Graves Hyperthyroidism and Pregnancy: A Clinical Update

Komal Patil-Sisodia, MD; Jorge H. Mestman, MD

Disclosures

Endocr Pract. 2010;16(1):118-129. 

In This Article

Clinical Presentation of Graves Hyperthyroidism

The clinical presentation of Graves hyperthyroidism in women of reproductive age spans a broad spectrum. Women with a history of Graves disease may present with 5 different scenarios:

  1. Initial diagnosis of hyperthyroidism during pregnancy, with most patients having symptoms antedating pregnancy.

  2. Previous diagnosis of hyperthyroidism, with the patient on antithyroid therapy at the time of conception.

  3. Recurrence of hyperthyroidism in patients in remission from antithyroid therapy.

  4. Previous treatment of hyperthyroidism by surgery or 131I.

  5. Previous birth of an infant with thyroid dysfunction.

Signs and symptoms of Graves hyperthyroidism in pregnancy are similar to those in affected nonpregnant persons. However, some of these symptoms may be synonymous with those seen in normal pregnancy such as heat intolerance, shortness of breath, insomnia, slightly elevated pulse rate, and decreased exercise tolerance. Goiter is always present. Careful examination of the eyes may reveal signs of exophthalmopathy. Several cases of thyroid storm and congestive heart failure have been reported.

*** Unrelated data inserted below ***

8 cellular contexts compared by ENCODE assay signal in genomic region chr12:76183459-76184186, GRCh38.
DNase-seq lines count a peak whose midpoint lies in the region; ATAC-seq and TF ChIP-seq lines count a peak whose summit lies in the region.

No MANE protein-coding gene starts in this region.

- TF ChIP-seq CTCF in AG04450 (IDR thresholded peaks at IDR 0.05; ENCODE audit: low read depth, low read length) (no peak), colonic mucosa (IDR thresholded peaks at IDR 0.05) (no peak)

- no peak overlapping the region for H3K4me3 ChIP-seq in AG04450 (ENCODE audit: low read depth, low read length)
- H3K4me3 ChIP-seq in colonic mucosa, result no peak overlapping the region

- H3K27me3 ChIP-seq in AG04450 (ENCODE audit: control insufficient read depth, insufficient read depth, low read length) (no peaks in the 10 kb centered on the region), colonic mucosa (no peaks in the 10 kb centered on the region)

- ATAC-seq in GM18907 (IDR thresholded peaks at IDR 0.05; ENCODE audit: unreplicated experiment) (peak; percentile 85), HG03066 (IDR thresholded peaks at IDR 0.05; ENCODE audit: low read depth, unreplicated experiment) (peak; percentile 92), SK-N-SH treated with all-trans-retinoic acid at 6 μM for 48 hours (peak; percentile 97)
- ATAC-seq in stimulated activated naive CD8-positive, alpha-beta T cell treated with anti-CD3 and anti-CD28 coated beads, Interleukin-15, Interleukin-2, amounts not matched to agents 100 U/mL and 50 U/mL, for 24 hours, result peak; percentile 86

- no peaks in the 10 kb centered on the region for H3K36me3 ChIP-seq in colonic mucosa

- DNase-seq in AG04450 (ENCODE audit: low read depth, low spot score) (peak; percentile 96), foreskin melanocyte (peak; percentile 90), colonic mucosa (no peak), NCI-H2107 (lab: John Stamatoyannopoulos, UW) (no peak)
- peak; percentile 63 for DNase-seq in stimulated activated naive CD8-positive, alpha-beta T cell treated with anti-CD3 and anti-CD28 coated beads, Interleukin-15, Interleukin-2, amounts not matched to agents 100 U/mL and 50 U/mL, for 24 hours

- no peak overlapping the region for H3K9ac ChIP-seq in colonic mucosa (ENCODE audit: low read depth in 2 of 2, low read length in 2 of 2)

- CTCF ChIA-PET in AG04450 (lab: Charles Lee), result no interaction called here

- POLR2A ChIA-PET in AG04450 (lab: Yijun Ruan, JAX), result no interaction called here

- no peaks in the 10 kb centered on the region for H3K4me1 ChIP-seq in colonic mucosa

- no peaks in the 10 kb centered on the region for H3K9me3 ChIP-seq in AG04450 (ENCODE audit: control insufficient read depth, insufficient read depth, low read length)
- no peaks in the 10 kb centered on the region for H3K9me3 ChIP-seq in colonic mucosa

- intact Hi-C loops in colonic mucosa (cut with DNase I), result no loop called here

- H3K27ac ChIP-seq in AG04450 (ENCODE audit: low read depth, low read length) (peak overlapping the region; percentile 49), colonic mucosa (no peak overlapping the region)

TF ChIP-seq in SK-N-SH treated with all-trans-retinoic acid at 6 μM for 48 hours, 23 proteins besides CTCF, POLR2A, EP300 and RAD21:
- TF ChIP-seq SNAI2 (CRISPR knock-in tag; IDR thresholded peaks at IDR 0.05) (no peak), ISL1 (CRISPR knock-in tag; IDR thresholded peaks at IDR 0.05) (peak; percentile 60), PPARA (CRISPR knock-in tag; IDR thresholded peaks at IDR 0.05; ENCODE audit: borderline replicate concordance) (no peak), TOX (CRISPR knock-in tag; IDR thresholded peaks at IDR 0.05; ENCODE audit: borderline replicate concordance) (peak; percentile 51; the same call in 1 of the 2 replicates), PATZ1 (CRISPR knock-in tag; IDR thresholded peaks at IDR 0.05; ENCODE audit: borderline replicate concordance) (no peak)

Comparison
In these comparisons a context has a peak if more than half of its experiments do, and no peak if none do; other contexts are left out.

The natural history of Graves hyperthyroidism is exacerbation of symptoms during the first trimester of pregnancy due to additive effects of human chorionic gonadotropin stimulation of the TSH receptor. During the second half of pregnancy, these symptoms may lessen in severity because of immunologic alterations in pregnancy, and consequently, the requirement for antithyroid drugs decreases. Symptoms may worsen again during the postpartum period because Graves disease is exacerbated or postpartum thyrotoxicosis develops.[12]

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